As the years roll by, too often we continue to preach and throw academic pearls in the general direction of our patients. We preach these pearls and cite their validity by pointing the patient toward well-crafted consensus statements appearing in high impact medical journals. This sterile academic approach has left more than a handful of patients confused in making decisions regarding their own therapy.
On April 1 to 3 the Parkinson Alliance (with shared sponsorship provided by the Davis Phinney Foundation, the Lee Silverman Voice Treatment Foundation (LSVT), and the Parkinson's Foundation) convened a panel of 49 of the world’s experts on deep brain stimulation (DBS) for Parkinson’s disease. The task assigned to these experts was not to craft a typical consensus statement for themselves, but to come up with a document aimed squarely at their true customers—the patients.
DBS is a relatively new procedure that utilizes an implantable electrode which may be used in place of, or in conjunction with ablative brain procedures such as pallidotomy or thalamotomy (where a portion of the brain is irreversibly burned. Patients with Parkinson’s disease, tremor, dystonia, or obsessive compulsive disorder (OCD) who are medically refractory to therapy, and who have no cognitive difficulties or “minimal” cognitive (thinking issues) dysfunction may be appropriate candidates. There are also other expanding indications such as depression, cluster headache, epilepsy, and now Tourette syndrome.
The procedure is FDA approved for Parkinson’s, essential tremor, dystonia and OCD, and the currently available technology is manufactured by the Medtronic corporation, although many companies are now involved in the development of brain hardware. The DBS lead has four electrode contacts (quadrapolar), and depending on the disorder and/or the target one may use variably sized contacts with different spacing arrangements. Each contact can be activated utilizing monopolar (the current when passed to the brain is shaped like a big globe or sphere) or bipolar stimulation (the current when passed to the brain is shaped like an ellipse), and multiple settings can be adjusted for individual patient needs. The settings that can be adjusted may include the pulse width (how big each pulse of stimulation is), frequency (how frequently per second we give each pulse), and amplitude of stimulation (how much voltage we pass through the lead). The DBS electrode is implanted into a specific target within the brain, and is attached to a programmable pulse generator. The pulse generator, or neurostimulator, is implanted in a subcutaneous pocket below the clavicle and connected to the DBS electrode in the brain via a tunneled extension cable that passes subcutaneously (under the skin) over the clavicle, and across the posterior aspect of the neck and skull (the pulse generator is just like a cardiac pacemaker but the wire goes to the brain).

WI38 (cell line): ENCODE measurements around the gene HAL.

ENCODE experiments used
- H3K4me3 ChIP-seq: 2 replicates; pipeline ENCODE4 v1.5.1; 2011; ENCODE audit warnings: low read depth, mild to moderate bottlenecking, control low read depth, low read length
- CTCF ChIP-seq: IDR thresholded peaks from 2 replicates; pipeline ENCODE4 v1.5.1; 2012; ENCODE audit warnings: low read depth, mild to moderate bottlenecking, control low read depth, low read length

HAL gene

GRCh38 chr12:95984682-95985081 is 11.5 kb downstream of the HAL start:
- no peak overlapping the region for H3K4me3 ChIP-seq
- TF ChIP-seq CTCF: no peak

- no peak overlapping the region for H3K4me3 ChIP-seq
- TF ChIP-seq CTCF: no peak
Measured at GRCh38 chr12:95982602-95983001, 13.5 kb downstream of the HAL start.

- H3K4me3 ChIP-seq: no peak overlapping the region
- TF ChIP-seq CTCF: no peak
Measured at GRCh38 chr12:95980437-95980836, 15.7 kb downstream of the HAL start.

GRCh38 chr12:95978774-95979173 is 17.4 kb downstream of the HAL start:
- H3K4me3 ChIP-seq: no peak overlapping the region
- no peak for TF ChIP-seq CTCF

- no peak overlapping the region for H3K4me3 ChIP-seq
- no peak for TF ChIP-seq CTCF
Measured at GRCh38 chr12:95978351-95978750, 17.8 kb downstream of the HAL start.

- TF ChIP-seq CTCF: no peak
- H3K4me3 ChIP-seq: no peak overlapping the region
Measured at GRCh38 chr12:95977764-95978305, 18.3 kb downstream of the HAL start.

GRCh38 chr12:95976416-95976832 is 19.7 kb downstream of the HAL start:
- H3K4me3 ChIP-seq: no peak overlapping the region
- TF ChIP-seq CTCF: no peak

To the right is a pictorial representation of the Medtronic DBS device which displays the DBS lead which is inserted into the brain, connector wire, and neurostimulator (battery) (Image provided courtesy of Medtronic Corporation, Minneapolis, MN).
The overarching goal of creating the DBS consensus statement/document was to cover all areas that may be pertinent to patients and to families. The topics addressed included 1- patient selection, 2- gait and speech DBS outcomes, 3- non-motor DBS outcomes (mood and cognition), 4- long-term DBS outcomes, 5- DBS technical issues, 6- DBS surgical complications, 7- DBS hardware issues, 8- DBS programming, 9- DBS surgical targets (subthalamic nucleus (STN) versus globus pallidus interna), and 10- using ablative or destructive lesions of the brain versus using DBS. Each topic area discussion was led by two of the world’s experts. Following group discussion the two experts were charged with summarizing the area and re-presenting the consensus statements for further discussion, and finally for ultimate agreement.
Many of us who have been offering DBS to Parkinson’s disease patients for years have yearned for a document that would summarize the pertinent state of the field in a language digestible for the patients as well as applicable to the primary care doctor/primary neurologist. We anticipate this document when completed, will summarize key DBS issues such as who may benefit and how, the potential risks, and also the potential challenges of long-term therapy. It is amazing in medicine how quick we forget who are customers are, and what they need. As we forge forward with new therapies in Parkinson’s disease, and we discover novel and important information, we need to keep in mind our primary responsibility to share our findings in the context of patient-centered publications. This DBS consensus document will be available in the Spring of 2009 at the Parkinson Alliance website http://www.parkinsonalliance.org/.
You can find out more about our National Medical Director, Dr. Michael S. Okun, by also visiting the Center of Excellence, University of Florida Health Center for Movement Disorders and Neurorestoration. Dr. Okun is also the author of the Amazon #1 Parkinson's Best Seller 10 Secrets to a Happier Life and 10 Breakthrough Therapies for Parkinson's Disease.